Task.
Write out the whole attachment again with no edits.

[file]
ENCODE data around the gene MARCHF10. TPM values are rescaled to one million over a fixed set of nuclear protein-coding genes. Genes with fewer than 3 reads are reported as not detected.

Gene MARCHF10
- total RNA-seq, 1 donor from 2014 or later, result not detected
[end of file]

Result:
ENCODE data around the gene MARCHF10. TPM values are rescaled to one million over a fixed set of nuclear protein-coding genes. Genes with fewer than 3 reads are reported as not detected.

Gene MARCHF10
- total RNA-seq, 1 donor from 2014 or later, result not detected